Lost from the 80s
LET’S GET LOST — Bruce Weber, USA, 1989, 8
Bad movies can sometimes make good movies in the same genre look even better in retrospect than they might have otherwise. LET’S GET LOST is a documentary about jazz trumpeter/singer Chet Baker whose life seemed to follow the same trajectory as Ray Charles or Johnny Cash. Or rather, the trajectory of RAY or WALK THE LINE …. the early success, the multiple marriages/family crises, the drug addiction, the out-of-favor period, the comeback.
But LET’S GET LOST doesn’t follow that template at all, and really profits by that comparison. Director Bruce Weber does something curious and refreshing with the life story, which is to basically ignore it, though admittedly that means the film works better when you see it the second time, as I just did, or with someone who already knows the basic Chet Baker bio. This late-80s documentary, which I saw at the time and liked fairly well, is apparently making the theatrical rounds of America’s bigger cities (I can’t think why … unless it’s the 20th anniversary of Baker’s death). I wasn’t even looking out for it, but it was a welcome surprise to see it suddenly listed in a commercial theater, rather than a repertory.
Instead of a biopic, Weber made a film that’s less like a documentary and more like a piece of Romantic fiction. LET’S GET LOST, like Coleridge’s Xanadu, feels like the opium haze that Baker’s life apparently was, overripe Romantic decadence as it falls from the tree (Camille Paglia would love this movie). Though it’s never really “difficult” to follow, LOST jumps around in time without too much concern for telling a story. Instead, Weber goes for a reverie feel, for a collection of moods and feelings, with montages from the past drifting in and out as if trying to erase the sense of time itself. Baker doesn’t really “go” from being a hip jazzman to a derelict; it’s more like he’s always both.
Heroin is never exactly brought up as the explicit topic for a segment of LOST to “deal with” a la the typical biopic or documentary, often to do so in a pat-narrative fashion. Instead, Baker just mentions being in jail on drugs charges; his ex-wives mention his habit in the context of some other point (usually what hell marriage to him could be); his collaborators mention it en passant or recounting what a manipulator he could be, etc. … it’s the elephant in the room. But the thing is Weber doesn’t really NEED to bring it up or give it a narrative arc because it’s everywhere, it’s the very environment the film breathes. The images of Baker late in life say it all — the sunken face with skin turned so waxen that crow’s-feet lines can carve so deep into the flesh, they’re more like crow’s legs. Baker mumbling semi-coherently. And the contrast with Baker’s pin-up boy looks from the early 50s couldn’t be more startling (Baker also looks, even down to the flat nose, very like Andy Minsker, the subject of Weber’s previous film, the even better BROKEN NOSES)¹.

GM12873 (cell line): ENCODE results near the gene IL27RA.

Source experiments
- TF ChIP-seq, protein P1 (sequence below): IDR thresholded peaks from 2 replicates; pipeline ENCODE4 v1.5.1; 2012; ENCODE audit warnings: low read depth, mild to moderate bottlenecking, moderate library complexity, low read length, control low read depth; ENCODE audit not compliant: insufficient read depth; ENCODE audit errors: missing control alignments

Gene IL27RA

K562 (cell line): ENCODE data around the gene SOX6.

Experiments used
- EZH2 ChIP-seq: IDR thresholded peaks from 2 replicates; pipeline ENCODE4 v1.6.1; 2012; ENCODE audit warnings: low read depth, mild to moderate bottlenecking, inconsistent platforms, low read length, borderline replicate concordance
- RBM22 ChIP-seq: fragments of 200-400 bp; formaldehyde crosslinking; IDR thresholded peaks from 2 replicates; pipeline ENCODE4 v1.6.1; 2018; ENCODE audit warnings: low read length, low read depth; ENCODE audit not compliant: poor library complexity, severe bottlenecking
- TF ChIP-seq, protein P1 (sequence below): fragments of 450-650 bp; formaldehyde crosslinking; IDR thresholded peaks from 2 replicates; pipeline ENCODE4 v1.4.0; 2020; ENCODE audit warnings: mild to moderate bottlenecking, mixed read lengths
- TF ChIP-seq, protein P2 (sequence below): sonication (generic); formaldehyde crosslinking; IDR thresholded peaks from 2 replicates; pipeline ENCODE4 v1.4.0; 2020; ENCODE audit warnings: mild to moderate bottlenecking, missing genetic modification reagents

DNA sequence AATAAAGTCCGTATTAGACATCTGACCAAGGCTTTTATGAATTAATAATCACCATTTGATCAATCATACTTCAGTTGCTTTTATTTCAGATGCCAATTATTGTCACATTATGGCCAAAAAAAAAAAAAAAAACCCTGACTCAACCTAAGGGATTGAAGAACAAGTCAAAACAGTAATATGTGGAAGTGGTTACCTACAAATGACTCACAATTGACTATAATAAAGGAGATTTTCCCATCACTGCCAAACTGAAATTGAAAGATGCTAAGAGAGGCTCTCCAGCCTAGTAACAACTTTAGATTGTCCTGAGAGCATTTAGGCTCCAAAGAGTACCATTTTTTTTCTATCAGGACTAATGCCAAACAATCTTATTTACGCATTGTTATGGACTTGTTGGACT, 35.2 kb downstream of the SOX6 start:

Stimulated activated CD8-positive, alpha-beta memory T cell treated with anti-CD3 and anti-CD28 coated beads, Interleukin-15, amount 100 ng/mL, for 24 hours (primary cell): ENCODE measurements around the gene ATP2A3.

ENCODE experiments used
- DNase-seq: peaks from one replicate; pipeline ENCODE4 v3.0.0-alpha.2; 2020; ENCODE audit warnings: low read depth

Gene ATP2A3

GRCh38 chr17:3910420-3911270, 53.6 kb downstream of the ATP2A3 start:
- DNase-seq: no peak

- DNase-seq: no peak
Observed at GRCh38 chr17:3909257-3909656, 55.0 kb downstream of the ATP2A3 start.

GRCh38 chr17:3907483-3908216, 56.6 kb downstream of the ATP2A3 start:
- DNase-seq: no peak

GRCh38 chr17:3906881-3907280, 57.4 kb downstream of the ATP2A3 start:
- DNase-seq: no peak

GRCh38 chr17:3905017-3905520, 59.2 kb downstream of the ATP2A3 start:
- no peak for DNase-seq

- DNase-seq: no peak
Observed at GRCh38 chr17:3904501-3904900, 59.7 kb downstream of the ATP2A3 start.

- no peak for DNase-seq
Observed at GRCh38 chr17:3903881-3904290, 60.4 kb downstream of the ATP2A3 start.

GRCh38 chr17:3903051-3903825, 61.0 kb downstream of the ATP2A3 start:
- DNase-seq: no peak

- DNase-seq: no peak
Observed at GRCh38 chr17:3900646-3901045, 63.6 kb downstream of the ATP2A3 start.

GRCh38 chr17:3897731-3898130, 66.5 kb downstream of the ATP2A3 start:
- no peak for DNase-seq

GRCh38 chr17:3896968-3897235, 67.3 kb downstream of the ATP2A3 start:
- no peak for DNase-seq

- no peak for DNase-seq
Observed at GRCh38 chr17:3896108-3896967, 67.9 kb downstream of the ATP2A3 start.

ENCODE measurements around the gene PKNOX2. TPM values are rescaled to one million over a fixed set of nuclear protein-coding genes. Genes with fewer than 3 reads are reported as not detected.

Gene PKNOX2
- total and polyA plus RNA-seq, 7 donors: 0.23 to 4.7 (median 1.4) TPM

Baker’s music, to which I have had no exposure outside the context of my two viewings of this film, fits the film Weber made perfectly. There’s not much “action” (I don’t mean to sound like the emperor in AMADEUS, but there aren’t many notes in Baker’s music), nor does the music do much in terms of beat or rhythm. But there’s a kind of minimalist integrity to it, a ghostliness as Baker’s soft, thin voice keeps everything in the background and produces a kind of lazy, hazy, crazy feeling. It’s like mood music, and LET’S GET LOST is nothing if not a mood film. The image quality is incredible in the same ghostly vein, as befits the still photographer Weber began as. Weber generally uses a very grainy black-and-white with a fast exposure, not much depth and limited shadow, except in some posed stills. It’s a bit like cinema verite, but lusher and more-composed (“artier” or “more lyrical” if you like). And it’s another correlative to both Baker’s music and his life — romantic and Romantic. Creating a mood over presenting crisp, realistic clarity. But now looking a trifle outdated.
Late in the film, Weber asks Baker what he thinks of the previous several days of filming, whether he’ll see it as a good time? “How the hell else could I see it?” Baker answers while strongly implying he’s been strung out on heroin throughout, and blaming Weber for setting up a stressful situation from which he needed unspecified relief. Lost as ever.
¹ I must acknowledge that I’m not certain my slightly higher opinion of the earlier film (9-8) isn’t the result of my greater inherent interest in boxing than early-50s jazz. Neither film is available on DVD though … hint, hint.
No comments yet.